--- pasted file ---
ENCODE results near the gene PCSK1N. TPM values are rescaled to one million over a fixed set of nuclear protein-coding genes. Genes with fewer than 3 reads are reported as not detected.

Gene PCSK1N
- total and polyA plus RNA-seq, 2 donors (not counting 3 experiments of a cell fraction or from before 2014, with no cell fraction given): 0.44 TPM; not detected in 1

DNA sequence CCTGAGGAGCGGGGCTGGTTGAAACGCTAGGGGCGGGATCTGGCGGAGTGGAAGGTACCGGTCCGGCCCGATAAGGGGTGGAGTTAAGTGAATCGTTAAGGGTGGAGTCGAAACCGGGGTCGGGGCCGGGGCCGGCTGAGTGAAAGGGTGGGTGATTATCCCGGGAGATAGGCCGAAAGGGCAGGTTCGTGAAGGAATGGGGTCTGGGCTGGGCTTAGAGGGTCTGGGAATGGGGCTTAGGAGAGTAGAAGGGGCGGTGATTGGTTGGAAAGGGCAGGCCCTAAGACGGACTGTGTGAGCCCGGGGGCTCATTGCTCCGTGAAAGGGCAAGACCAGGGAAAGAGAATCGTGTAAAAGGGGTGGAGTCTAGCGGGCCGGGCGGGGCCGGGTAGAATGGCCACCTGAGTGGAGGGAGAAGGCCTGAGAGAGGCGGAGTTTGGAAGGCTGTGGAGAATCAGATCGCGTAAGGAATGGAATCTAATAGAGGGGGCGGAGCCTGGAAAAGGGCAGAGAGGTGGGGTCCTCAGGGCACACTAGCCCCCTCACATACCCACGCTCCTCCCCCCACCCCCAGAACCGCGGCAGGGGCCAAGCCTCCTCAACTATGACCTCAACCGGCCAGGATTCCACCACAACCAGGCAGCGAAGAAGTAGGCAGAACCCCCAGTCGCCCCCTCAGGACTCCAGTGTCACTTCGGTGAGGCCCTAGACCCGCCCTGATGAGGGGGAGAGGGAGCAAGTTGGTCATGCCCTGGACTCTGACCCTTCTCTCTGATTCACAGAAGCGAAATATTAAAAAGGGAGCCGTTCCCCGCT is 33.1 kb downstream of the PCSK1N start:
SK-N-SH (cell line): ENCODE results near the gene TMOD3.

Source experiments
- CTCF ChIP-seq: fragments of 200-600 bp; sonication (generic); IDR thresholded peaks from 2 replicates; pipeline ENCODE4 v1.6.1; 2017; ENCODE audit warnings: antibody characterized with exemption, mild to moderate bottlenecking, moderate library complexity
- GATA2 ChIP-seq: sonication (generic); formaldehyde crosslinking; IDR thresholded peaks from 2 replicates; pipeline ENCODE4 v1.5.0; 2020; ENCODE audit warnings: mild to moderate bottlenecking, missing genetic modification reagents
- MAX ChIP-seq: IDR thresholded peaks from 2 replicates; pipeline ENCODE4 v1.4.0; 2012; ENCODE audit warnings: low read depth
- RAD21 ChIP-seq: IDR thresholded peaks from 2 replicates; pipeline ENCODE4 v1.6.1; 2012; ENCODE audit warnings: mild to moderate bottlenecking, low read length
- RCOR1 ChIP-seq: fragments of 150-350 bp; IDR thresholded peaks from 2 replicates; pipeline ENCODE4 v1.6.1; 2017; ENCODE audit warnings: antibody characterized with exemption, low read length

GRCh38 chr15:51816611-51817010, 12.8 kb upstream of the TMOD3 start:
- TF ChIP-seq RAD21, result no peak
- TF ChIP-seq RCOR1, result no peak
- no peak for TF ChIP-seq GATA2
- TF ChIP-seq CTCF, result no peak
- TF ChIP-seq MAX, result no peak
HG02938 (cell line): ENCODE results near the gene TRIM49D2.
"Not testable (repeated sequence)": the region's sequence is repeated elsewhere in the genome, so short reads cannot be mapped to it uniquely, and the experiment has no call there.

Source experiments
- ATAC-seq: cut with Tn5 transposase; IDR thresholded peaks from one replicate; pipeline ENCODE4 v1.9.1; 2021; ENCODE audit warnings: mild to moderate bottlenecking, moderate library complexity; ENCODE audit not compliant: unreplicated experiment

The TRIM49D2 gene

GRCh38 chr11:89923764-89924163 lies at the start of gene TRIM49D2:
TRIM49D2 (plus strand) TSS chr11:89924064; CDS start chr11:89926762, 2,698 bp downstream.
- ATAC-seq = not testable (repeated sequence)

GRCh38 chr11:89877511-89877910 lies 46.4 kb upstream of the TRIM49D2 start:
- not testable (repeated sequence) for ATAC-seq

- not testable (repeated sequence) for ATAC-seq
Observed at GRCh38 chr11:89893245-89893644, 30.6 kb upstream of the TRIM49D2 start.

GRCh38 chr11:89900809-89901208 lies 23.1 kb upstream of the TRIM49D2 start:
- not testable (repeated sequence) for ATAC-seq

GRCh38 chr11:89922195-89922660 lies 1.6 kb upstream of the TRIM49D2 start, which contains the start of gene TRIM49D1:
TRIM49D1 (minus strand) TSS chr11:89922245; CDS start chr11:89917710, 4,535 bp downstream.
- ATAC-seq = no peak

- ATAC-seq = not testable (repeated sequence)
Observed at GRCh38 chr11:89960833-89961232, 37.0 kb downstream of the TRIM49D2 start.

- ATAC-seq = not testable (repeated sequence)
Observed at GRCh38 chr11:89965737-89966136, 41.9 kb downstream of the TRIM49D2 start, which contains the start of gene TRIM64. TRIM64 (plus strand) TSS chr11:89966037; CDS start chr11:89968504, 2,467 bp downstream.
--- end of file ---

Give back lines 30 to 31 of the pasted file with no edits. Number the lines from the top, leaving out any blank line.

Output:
GRCh38 chr11:89900809-89901208 lies 23.1 kb upstream of the TRIM49D2 start:
- not testable (repeated sequence) for ATAC-seq